Terence Crawford takes next step on his long road to greatness

Terence Crawford is one of the world’s finest fighters

Terence Crawford was shot in the neck and left for dead after a gambling dispute in 2008. If the bullet had been a millimetre higher, he would have died.

Just six years later he travelled to Glasgow and won the first of his three world titles; in 2017 he became only the third man, at any weight, to hold all four versions of the recognised world title belts. It is such a rare occurrence for a male boxer to hold the quartet and since then only three other boxers have managed to pull it off.

On Saturday in Las Vegas, Crawford defends his welterweight title for the fifth time when he fights Shawn Porter in another big fight in the neon city. During the harshest of Covid days, the city of fights refused to stay dark, and this is just the latest extraordinary night to take place under a conflicting series of regulations. The mask protocol in Las Vegas is total, by the way.

In the last six weeks, Tyson Fury knocked out Deontay Wilder in a modern classic at the T-Mobile Arena and Saul Canelo Alvarez stopped Caleb Plant in the now ancient MGM Grand Garden ring. They were two truly memorable fights that could have taken place in some style in any decade of boxing’s rich history in Las Vegas.

The fight between Crawford and Porter has a similar feel, the same type of pedigree and hope and expectation as the two great nights in recent weeks. Crawford’s WBO welterweight world title is the prize and Porter has twice held versions of the world welterweight title. However, for Crawford there is also his personal battle to be considered the world’s finest fighter, which is an unregulated title he has been fighting over with Canelo for a couple of years.


Crawford is now 34, a long way from the 20-year-old boy with the bloody wound in his neck. On that night the bullet had hit somebody else before entering Crawford as he sat in a parked car; the slight change in trajectory saved his life. He had been playing dice under a street light after midnight, not yet convinced that the four fights he had so far won were going to be a gateway to the riches he wanted. Unbeaten professional fighter, amateur gambler and shooting victim could have been an early epitaph.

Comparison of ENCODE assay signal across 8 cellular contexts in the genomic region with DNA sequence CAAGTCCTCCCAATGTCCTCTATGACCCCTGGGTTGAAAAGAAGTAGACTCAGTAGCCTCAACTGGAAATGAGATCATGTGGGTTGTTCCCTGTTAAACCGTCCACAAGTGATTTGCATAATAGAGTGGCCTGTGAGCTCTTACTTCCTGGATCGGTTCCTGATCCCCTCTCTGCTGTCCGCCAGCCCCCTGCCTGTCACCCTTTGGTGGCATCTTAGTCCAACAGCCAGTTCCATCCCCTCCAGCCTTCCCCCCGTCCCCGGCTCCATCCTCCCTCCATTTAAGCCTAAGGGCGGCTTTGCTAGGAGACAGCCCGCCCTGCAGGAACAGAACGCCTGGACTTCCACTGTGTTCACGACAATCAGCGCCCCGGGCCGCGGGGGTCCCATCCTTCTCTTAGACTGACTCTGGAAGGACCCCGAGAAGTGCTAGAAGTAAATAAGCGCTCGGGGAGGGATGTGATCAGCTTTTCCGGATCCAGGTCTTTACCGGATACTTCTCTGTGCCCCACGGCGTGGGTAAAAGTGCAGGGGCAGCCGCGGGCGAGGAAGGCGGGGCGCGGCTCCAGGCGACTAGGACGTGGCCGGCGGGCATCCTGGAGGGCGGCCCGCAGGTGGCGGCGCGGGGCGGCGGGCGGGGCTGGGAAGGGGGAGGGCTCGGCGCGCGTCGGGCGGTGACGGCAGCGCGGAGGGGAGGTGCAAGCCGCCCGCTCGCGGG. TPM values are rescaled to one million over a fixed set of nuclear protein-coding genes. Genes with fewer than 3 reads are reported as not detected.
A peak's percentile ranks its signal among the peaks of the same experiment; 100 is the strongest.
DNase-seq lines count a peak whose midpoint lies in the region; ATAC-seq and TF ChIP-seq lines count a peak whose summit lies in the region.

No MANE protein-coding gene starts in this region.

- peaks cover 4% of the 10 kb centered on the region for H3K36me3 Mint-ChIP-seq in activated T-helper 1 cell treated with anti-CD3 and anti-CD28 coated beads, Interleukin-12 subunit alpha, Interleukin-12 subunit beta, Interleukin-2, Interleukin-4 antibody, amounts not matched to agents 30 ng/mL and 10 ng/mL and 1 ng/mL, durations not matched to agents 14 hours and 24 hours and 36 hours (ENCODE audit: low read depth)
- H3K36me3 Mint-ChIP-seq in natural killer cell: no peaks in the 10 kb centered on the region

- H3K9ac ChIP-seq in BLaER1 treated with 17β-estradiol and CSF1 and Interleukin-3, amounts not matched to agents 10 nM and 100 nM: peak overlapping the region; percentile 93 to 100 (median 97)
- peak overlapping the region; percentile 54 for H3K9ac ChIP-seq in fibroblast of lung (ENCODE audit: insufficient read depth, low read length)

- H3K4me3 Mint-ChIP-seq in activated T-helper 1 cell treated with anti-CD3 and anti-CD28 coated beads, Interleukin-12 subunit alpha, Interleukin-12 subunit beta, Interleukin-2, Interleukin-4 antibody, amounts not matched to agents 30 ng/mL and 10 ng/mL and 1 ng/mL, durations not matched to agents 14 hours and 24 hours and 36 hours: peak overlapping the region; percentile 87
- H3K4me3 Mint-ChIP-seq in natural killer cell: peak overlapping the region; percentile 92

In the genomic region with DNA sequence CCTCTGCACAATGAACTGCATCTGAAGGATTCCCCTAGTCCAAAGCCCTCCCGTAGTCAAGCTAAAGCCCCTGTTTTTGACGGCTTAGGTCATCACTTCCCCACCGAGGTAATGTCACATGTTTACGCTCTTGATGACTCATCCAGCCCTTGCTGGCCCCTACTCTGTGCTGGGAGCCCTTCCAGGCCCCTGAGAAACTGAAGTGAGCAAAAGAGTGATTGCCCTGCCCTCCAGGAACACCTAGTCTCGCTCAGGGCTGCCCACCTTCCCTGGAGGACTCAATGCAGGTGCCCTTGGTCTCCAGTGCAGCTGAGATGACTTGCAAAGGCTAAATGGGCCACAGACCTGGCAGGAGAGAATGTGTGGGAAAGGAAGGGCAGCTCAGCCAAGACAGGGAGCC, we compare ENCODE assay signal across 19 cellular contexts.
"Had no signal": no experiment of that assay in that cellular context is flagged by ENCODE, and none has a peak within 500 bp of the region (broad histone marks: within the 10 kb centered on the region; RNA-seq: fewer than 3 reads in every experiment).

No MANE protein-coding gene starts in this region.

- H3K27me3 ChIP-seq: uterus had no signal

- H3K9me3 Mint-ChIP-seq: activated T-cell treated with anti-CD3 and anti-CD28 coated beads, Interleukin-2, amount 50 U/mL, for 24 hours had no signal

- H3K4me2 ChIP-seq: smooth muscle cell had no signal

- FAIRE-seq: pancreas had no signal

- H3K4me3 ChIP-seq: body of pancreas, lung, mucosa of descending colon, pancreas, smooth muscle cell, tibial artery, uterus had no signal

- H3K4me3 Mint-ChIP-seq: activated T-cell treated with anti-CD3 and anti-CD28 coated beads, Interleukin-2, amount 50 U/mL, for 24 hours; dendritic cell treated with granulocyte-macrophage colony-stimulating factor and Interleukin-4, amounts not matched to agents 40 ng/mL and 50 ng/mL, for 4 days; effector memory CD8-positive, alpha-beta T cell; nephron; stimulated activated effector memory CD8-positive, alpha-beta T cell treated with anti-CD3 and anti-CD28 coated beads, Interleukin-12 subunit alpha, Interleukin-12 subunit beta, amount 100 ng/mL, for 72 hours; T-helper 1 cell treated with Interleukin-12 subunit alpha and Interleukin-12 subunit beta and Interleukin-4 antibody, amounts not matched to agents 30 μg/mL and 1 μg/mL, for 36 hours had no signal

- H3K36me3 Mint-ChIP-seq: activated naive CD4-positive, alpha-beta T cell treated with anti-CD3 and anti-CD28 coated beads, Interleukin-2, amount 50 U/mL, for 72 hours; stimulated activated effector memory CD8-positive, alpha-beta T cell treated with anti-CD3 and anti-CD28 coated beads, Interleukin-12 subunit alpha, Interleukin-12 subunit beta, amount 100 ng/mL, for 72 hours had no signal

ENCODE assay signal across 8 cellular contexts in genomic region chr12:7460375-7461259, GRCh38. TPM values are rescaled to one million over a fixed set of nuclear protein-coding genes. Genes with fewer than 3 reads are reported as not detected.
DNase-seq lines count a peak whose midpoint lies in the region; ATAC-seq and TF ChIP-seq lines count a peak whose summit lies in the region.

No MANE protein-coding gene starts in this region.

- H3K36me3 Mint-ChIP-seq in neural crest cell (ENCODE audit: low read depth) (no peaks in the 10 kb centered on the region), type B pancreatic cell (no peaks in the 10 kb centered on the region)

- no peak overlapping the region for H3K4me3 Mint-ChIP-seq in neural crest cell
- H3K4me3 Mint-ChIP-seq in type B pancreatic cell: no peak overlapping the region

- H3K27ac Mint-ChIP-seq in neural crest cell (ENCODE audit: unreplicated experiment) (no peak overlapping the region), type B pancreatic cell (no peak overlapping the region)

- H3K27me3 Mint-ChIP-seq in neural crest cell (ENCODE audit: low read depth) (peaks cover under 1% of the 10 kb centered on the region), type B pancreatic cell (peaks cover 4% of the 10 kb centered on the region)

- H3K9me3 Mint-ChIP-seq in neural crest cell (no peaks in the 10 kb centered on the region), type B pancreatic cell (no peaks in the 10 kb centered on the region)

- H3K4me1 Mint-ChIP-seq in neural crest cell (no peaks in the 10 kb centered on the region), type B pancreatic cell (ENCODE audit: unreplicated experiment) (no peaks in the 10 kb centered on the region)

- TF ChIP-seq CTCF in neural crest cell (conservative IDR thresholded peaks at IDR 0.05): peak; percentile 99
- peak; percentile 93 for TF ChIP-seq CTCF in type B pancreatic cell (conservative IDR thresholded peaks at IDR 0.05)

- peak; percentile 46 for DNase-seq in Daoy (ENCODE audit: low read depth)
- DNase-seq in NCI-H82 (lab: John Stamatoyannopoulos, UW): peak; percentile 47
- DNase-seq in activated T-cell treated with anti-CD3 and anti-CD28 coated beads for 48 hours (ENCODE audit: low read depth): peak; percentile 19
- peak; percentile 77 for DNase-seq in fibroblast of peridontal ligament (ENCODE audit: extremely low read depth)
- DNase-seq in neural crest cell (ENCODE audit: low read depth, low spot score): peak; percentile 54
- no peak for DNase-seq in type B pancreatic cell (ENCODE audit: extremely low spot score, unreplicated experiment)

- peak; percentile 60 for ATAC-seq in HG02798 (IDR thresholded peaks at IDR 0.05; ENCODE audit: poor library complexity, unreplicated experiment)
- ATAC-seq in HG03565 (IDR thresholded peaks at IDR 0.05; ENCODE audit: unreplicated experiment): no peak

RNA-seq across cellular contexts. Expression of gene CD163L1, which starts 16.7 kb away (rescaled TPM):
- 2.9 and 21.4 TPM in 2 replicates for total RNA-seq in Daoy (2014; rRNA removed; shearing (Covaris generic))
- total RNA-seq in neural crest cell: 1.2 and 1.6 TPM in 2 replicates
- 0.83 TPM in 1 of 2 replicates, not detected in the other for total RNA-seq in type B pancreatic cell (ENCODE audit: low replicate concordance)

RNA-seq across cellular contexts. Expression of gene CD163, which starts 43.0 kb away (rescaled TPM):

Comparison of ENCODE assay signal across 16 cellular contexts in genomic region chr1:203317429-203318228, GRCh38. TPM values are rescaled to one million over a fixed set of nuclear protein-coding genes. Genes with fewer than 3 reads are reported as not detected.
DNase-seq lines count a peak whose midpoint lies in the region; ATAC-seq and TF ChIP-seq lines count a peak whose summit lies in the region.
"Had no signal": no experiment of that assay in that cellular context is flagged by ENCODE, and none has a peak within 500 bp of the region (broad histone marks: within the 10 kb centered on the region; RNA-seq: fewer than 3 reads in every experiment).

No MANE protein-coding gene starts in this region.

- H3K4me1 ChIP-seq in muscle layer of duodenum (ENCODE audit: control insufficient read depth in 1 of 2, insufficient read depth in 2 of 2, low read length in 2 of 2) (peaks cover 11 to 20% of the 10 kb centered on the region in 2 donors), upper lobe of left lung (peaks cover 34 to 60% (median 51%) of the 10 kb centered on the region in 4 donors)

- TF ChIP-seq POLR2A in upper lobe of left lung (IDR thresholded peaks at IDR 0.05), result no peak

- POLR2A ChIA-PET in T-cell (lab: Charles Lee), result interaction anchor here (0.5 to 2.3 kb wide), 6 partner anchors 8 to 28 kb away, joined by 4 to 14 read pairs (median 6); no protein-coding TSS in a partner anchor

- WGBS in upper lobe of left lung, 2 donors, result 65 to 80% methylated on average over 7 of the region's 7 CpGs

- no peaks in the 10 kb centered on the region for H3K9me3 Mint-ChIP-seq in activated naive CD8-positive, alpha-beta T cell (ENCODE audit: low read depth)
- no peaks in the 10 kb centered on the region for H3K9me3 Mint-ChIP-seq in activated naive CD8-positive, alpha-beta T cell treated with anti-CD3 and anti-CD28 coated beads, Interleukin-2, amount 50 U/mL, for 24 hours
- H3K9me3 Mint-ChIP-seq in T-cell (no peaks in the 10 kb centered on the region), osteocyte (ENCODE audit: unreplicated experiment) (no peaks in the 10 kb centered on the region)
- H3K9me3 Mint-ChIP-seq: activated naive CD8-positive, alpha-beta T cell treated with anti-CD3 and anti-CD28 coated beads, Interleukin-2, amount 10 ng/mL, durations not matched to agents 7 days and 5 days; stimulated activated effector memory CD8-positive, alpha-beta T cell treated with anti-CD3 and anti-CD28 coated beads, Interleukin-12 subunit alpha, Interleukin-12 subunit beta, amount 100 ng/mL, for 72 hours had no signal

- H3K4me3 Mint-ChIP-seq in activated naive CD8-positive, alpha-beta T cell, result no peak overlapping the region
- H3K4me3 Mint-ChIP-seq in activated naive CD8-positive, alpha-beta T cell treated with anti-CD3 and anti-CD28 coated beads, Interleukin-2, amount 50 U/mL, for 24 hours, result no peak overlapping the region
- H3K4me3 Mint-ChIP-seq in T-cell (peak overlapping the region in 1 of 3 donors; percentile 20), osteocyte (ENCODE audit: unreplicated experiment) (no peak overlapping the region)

On a raw night in Glasgow in 2014, when he outpointed Ricky Burns, Crawford gave us all an early showing of his talent and poise. Crawford won the WBO lightweight title that night, but made just two defences before an inevitable and unavoidable move to light-welterweight. He won that title in 2015 and made six defences; five finished early. In 2017 he stopped Julius Indongo in round three to unify all four of the modern championship belts at light-welterweight. Canelo did the same two weeks ago in Las Vegas, and he was only the sixth man in history to achieve it. It is boxing’s rarest club.

Crawford has beaten all before him

In 2018, Crawford moved to welterweight and stopped Jeff Horn to win the WBO title. Horn had just beaten Manny Pacquiao. Crawford chased the Pacquiao fight, but settled on a steady diet of names; unbeaten Jose Benavides stopped in the 12th, unbeaten Edidijus Kavaliauskas done in nine and the British pair, Amir Khan and Kell Brook dropped and stopped in a total of just ten rounds.

Crawford gave up chasing Pacquiao and instead turned his focus on unbeaten Errol Spence, another of the welterweight world champions. In 2019 Porter dropped a split decision to Spence. However, Spence is now on the sidelines with retina damage. Crawford can just keep winning, starting at the Mandalay Bay on Saturday in Las Vegas.

A win for Crawford will not dislodge Canelo, but it will keep the pressure on the Mexican idol. Still, Crawford has come a long, long way from that car seat when he was shot and nearly died.

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